Proletarisches Kino


Rene Clair
113 min

]]>Proletarian Cinema in Austria: A Presentation of the Left-Wing Film Culture 1918–1938]]>.
Beginning in the early 1920s, the Austrian labor movement attempted to counter bourgeois cinema with the development of its own autonomous film production. The proletarian film set two tasks for itself: the enlightenment of the working class and the political self-portrayal.
The first part of the film presentation (program 1-11) is concerned with this environment. It devotes itself to documents of class struggle, construction and social reconstruction; it portrays socialist celebrations and festive culture; it marks historical breaks and sheds light on a new consciousness of the human body. In addition, the presentation includes footage examining the Austrian labor movement from various ideological perspectives. Particular emphasis is given to Soviet newsreels, which focused on the Austrian labor movement and have never before been shown in Austria.
The second part of this film show (program 12-18) introduces the most influential film critic of the First Republic: Fritz Rosenfeld, of Vienna’s leading socialist newspaper, the “Arbeiter-Zeitung”. The selection of films represents neither “best-of” programs nor favorite films of the writer. First and foremost, the individual works stand for themselves, having their common point of reference in the core of Rosenfeld’s critical works: in the examination of the political and artistic limitations of the bourgeois film industry, its selective transcendence in works of class-conscious filmmakers or its vanquishing through Soviet revolutionary cinema and the independent production of the avant-garde.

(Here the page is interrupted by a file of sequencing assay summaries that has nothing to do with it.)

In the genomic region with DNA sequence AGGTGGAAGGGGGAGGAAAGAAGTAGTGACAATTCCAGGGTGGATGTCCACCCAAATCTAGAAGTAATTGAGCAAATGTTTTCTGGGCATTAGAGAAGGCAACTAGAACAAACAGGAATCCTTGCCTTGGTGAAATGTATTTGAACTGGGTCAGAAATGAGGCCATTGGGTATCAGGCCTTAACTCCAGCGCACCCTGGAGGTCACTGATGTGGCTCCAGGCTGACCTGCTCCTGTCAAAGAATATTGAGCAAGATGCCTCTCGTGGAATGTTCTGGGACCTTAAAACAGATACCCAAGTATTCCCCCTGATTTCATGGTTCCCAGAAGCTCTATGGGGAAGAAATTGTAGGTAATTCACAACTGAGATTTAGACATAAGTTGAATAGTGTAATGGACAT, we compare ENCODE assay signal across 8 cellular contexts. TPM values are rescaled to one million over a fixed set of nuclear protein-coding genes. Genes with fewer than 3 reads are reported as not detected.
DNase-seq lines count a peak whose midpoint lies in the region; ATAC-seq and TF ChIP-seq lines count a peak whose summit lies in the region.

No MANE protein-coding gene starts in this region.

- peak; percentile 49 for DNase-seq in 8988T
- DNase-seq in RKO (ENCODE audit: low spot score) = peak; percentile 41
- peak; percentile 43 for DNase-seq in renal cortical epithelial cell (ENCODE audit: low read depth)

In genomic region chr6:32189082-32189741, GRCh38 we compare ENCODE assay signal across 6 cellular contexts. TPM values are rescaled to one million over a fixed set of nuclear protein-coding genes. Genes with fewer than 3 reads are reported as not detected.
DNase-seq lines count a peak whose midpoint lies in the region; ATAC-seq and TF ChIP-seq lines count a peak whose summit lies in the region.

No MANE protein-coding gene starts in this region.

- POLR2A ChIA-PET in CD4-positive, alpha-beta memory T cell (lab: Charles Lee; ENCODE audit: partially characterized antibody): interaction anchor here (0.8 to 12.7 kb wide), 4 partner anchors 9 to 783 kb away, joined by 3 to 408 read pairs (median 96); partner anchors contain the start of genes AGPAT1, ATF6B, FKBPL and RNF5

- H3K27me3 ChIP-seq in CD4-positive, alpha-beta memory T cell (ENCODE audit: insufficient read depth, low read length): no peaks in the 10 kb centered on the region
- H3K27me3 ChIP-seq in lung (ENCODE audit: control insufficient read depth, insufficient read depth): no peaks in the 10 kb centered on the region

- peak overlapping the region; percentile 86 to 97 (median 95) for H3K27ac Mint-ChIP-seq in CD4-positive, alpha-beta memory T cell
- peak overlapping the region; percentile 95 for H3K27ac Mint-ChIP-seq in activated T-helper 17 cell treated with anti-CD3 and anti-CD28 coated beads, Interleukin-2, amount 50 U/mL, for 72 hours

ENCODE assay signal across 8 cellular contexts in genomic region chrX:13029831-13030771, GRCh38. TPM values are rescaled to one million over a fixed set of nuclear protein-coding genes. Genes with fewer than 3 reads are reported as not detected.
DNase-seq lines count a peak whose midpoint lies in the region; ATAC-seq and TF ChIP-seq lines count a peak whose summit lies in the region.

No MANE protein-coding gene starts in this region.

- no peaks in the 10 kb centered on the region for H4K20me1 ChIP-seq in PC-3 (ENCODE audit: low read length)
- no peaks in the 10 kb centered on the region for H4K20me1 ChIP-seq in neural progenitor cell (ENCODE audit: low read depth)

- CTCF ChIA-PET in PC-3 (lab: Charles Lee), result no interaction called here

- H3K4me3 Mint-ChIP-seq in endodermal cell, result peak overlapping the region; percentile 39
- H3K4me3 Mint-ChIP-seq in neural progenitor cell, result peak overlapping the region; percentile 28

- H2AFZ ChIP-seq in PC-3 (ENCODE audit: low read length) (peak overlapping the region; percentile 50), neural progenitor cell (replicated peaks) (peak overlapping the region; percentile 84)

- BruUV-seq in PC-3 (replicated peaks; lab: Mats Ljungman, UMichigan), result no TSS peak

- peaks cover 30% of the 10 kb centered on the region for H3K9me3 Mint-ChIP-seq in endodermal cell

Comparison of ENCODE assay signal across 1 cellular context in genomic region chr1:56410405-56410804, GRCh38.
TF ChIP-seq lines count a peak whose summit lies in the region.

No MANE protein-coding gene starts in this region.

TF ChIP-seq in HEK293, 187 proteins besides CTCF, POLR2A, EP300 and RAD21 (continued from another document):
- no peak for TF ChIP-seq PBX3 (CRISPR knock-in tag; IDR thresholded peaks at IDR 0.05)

Selected works by Charlie Chaplin, G.W. Pabst, René Clair, Olga Preobraczenskaja, Viktor Trivas, Eugene Deslaw and others will illustrate important topics of Rosenfeld’s unwaveringly enlightened and enlightening film criticism.

In a working class district of Paris in 1930, Albert, a street singer, and his friend Louis meet a young Romanian woman, Pola. Albert falls in love with Pola but is arrested and sent to prison for theft. When he comes out of prison he is furious to discover that Pola has transferred her affections to Louis. One of the first French films shot in sound, Sous les toits de Paris is a striking film, boasting beautiful photography and sets, as well as a moving story.

Montparnasse (Ou le poème du café crème)
F 1929
Realisation Eugène Deslaw
Production Pierre Braunberger

35mm/Sound/black and white
16 minutes

Sous les toits de Paris
F 1930
Director René Clair
Screenplay René Clair
Cinematographer Georges Périnal
Editor René Le Hénaff
Music Armand Bernard, Raoul Moretti
Setting Lazare Meerson
Costumes Ali Hubert
Assistent to the director Marcel Carné

Actors Albert Préjean (Albert), Pola Illéry (Pola), Gaston Modot (Fred), Edmond T. Gréville (Louis), Raimond Aimos (Dieb)

Films Sonores Tobis, Paris

35mm/Sound/black and white
97 minutes

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